Well, here’s the real rub, “…use your freedom to serve one another in love; that’s how freedom grows. For everything we know about God’s Word is summed up in a single sentence: Love others as you love yourself. That’s an act of true freedom.” Maybe it didn’t really connect when I said that freedom is a gift. Gift implies a giver and here’s the reminder that all we have is gift from God, that true freedom is rooted and grounded in love, that real freedom grows as we serve one another and all creation. Yes, we’re free to throw it all away but we destroy ourselves and others and maybe the whole creation in the process.
On the other hand, we are free to live by Spirit and, challenging as that may be, experience the abundance of what God holds for us in the Beloved Community. Now I imagine some of you are wondering about these lists that Paul has produced. They sound a lot like those old judgmental rules and regulations. Again, in traditional translations, you get the old Pauline battle between “Spirit and the flesh.” We talked about this some in Bible study on Tuesday. We’ve tended to personalize and sexualize these challenges because that word “flesh” reeks of bodily decay. So here, I think The Message is helpful in avoiding that loaded term in favor of “selfishness” or “self-interest,” or, as the New Revised Standard Version puts it, “self-indulgence.” Sometimes I think of it in term of “self-absorption.” The mantras are: “It’s all about me” and “I want what I want when I want it.”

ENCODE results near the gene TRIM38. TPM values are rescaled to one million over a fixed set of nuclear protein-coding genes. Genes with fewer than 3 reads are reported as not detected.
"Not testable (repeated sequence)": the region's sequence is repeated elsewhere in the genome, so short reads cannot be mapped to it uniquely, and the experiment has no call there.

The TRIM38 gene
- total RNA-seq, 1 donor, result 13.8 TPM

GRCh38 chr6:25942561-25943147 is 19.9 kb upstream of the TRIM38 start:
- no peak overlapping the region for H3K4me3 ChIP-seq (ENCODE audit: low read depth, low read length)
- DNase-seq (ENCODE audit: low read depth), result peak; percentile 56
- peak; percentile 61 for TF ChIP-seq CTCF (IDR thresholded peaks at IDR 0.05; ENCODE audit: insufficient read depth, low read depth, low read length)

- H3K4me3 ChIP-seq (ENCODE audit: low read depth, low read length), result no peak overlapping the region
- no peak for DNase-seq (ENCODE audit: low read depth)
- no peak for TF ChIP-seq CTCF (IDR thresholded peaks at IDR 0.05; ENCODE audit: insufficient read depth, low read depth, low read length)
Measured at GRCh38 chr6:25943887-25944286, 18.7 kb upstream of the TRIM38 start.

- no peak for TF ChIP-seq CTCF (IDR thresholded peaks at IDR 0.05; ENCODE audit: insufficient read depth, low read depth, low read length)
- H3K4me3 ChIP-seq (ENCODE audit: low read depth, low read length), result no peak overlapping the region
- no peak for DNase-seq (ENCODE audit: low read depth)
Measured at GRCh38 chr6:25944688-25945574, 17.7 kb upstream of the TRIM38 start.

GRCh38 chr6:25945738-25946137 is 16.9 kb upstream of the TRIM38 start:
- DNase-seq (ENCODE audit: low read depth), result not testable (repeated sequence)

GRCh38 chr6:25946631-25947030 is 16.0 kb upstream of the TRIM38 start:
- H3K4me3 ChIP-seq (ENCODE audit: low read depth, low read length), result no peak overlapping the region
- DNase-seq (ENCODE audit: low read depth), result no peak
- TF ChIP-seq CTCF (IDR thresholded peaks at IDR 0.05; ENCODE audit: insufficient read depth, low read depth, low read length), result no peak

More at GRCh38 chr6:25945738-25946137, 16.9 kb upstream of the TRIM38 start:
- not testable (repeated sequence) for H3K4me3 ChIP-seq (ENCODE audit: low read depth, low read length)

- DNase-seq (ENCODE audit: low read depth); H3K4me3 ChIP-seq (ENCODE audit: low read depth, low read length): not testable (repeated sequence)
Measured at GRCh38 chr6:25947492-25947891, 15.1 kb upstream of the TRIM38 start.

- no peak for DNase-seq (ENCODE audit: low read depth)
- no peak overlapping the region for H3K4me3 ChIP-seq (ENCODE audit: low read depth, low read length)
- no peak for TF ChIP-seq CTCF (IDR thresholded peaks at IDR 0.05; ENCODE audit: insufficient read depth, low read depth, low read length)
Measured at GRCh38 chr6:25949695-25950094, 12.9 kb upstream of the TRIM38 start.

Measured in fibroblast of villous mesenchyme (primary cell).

As people of faith, as followers of the Jesus’ Way, it’s pretty difficult to adopt this as our life-style. Steadfast love and faithfulness, righteousness and peace, are the mantras of those who choose to live by the Spirit. Yes, we are free to turn our backs on this that we are called to and promised. Yes, we can walk a different direction, but there is no way it will lead to the Beloved Community. “…repetitive, loveless, cheap sex; a stinking accumulation of mental and emotional garbage; frenzied and joyless grabs for happiness; trinket gods; magic-show religion; paranoid loneliness; cutthroat competition; all-consuming-yet-never-satisfied wants; a brutal temper; an impotence to love or be loved; divided homes and divided lives; small-minded and lopsided pursuits; the vicious habit of depersonalizing everyone into a rival; uncontrolled and uncontrollable addictions; ugly parodies of community.” Ouch, does any of this make sense? If not, “I could go on.”